A Corpus-Based Analysis of Eight English Synonymous Adjectives of Fear

Sa'ida Walid Sayyed, Rajai Rasheed Al-Khanji

Abstract


This corpus-based study aims at investigating the similarities and differences that exist between afraid, scared, frightened, terrified, startled, fearful, horrified and petrified. Specifically, it compared and contrasted them in terms of dialectal differences, frequency of occurrence, distribution in different genres and core meanings. The data were collected from the British National Corpus (BNC), the Corpus of Contemporary American English (COCA), the online Longman Dictionary of Contemporary English (LDOCE) and the online Merriam Webster’s Dictionary (MWD). The results of both corpora have revealed that the most frequent adjectives of fear are “afraid”, “scared” and “frightened”. Moreover, the findings of both corpora have shown that nearly all adjectives appear to be mostly used in fiction and spoken genres. Furthermore, the results also unveiled that both the Americans and the British tend to avoid using such adjectives of fear in academic contexts. As for the core meanings, the findings have uncovered that the core meanings of these adjectives in dictionaries have shown that LDOCE gives more emphasis on idiomatic meanings of words under investigation. Unlike MWD, LDOCE offers more senses for the words “afraid”, “scared” and “frightened”. Further, the meanings of these adjectives in COCA have revealed that this corpus gives more space for idiomatic expressions related to the adjectives under investigation if compared to the results of MWD. Therefore, it can be concluded that the data of the two corpora give extra meanings that are not found in these dictionaries. Also, the study concluded with some pedagogical implications.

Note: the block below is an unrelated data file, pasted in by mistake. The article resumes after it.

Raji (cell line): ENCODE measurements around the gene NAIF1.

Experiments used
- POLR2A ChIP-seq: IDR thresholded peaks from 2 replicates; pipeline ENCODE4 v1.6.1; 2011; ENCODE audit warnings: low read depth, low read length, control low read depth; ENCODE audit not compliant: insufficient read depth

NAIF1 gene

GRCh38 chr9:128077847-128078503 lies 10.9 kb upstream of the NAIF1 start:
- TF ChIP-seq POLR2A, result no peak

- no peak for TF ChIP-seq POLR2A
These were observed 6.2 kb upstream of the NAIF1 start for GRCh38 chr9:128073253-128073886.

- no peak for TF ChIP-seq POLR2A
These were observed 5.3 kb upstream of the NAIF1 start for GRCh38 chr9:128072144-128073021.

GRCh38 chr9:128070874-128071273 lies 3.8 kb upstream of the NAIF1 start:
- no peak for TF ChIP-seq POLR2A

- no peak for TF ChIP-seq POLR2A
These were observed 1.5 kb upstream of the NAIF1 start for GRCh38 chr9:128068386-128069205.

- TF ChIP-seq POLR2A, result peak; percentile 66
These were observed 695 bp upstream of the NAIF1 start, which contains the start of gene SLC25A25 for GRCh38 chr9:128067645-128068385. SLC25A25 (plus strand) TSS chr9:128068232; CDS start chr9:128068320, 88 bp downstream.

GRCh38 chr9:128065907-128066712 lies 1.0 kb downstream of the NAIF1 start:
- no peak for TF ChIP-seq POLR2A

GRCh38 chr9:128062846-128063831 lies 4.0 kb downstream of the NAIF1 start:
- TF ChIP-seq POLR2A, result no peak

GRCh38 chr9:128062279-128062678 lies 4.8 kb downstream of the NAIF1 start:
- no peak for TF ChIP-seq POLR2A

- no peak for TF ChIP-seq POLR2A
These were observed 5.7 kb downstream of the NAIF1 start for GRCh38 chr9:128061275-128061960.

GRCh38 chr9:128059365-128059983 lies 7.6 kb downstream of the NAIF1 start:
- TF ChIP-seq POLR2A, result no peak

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DOI: https://doi.org/10.5296/ijl.v11i1.14297

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